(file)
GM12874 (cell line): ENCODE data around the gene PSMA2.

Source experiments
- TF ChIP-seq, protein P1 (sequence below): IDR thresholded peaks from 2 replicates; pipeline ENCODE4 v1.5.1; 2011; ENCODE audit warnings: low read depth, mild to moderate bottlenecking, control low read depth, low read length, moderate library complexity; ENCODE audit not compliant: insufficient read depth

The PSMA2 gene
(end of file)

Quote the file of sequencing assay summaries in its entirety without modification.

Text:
GM12874 (cell line): ENCODE data around the gene PSMA2.

Source experiments
- TF ChIP-seq, protein P1 (sequence below): IDR thresholded peaks from 2 replicates; pipeline ENCODE4 v1.5.1; 2011; ENCODE audit warnings: low read depth, mild to moderate bottlenecking, control low read depth, low read length, moderate library complexity; ENCODE audit not compliant: insufficient read depth

The PSMA2 gene